PARIS (Reuters) – Ballerinas in white tutus danced scenes from Swan Lake on the forecourt of the Paris Opera on Tuesday to protest against President Emmanuel Macron’s plans to scrap their special pension benefits.
A view shows the Palais Garnier opera house with a banner that reads ”Paris opera on strike” after 20 days of strike against pension reform plans in Paris, France, December 24, 2019. REUTERS/Gonzalo Fuentes
Backed by musicians from the Paris Symphony Orchestra, the dancers performed their impromptu 20-minute rendition before hundreds of onlookers. Behind them were banners reading “Culture in danger.”
Paris Opera dancers have a bespoke pension plan dating back to the 17th century. It includes the right to retire on a full pension at the age of 42, two decades earlier than the average worker.
They stand to lose those benefits if Macron pushes ahead with a planned overhaul of a convoluted pension system that he says will be fairer, incentives workers to stay in the labor force until 64 and balance the pension budget.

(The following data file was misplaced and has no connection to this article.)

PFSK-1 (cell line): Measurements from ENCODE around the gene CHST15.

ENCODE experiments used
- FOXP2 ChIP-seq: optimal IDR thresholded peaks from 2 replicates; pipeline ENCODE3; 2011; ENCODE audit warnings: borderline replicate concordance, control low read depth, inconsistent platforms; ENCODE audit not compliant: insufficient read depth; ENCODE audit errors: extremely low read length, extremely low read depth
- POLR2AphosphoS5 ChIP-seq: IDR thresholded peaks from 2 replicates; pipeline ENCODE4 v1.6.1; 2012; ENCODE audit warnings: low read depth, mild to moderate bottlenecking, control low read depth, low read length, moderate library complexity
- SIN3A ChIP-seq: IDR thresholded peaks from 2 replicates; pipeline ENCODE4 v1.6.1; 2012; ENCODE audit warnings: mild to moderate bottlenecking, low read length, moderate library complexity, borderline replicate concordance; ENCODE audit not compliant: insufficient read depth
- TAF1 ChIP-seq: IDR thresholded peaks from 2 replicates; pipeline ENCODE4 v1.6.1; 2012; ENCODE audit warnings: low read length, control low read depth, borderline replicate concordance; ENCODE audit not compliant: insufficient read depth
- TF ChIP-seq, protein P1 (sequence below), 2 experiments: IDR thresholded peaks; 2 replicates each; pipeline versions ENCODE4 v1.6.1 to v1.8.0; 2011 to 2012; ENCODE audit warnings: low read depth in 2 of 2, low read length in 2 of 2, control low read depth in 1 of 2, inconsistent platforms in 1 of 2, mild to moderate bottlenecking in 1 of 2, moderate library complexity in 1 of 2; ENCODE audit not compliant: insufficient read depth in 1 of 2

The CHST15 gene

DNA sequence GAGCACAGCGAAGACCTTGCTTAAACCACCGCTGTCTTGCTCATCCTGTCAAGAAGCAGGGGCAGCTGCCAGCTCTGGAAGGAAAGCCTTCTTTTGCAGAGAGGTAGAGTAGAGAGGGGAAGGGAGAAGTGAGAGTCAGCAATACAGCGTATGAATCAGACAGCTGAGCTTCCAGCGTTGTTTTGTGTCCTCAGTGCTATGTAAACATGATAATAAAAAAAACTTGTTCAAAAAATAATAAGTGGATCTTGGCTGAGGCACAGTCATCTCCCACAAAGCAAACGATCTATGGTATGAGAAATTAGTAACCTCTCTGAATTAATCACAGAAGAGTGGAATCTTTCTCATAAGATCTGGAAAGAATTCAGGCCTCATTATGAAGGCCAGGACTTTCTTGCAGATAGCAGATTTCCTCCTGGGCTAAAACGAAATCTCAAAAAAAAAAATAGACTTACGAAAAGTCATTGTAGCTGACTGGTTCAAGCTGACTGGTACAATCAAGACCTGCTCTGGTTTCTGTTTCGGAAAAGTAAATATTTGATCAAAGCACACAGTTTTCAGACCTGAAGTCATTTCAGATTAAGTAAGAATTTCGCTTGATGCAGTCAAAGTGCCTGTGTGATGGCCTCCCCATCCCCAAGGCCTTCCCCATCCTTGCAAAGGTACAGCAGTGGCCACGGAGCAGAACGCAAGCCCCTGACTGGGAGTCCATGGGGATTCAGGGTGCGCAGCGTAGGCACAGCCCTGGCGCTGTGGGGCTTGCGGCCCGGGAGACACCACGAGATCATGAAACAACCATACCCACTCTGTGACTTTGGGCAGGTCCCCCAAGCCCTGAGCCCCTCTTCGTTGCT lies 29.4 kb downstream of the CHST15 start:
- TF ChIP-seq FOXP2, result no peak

“We start classical dance at the age of 8. By our late teenage years, we’re getting recurring injuries,” said ballerina Heloise Jocqueviel. “Once you reach the age of 42, you’re already suffering from arthritis, stress fractures, hernias and in some cases titanium hips.
“It’s hard to maintain a level of excellence until 42, but 64 seems impossible.”
The dancers have been on strike alongside other public sector workers, including performers from the state-run Comedie Francaise, since Dec. 5. Dozens of shows have been canceled.
The strikes have caused travel chaos, forced schools to close and prompted refinery shut downs. Macron and his government refuse to back down but will resume negotiations with trade unions in early January.
The Paris Opera house said it had lost nearly 8 million euros in ticket sales.
“It’s important to defend the quality of the Paris Opera,” said Jacques Peigne, the father of one opera house ballerina. “It’s obvious they are not able to dance any older than 42.”
Reporting by Lucien Libert and Pascal Antonie; writing by Richard Lough; editing by Nick Macfie
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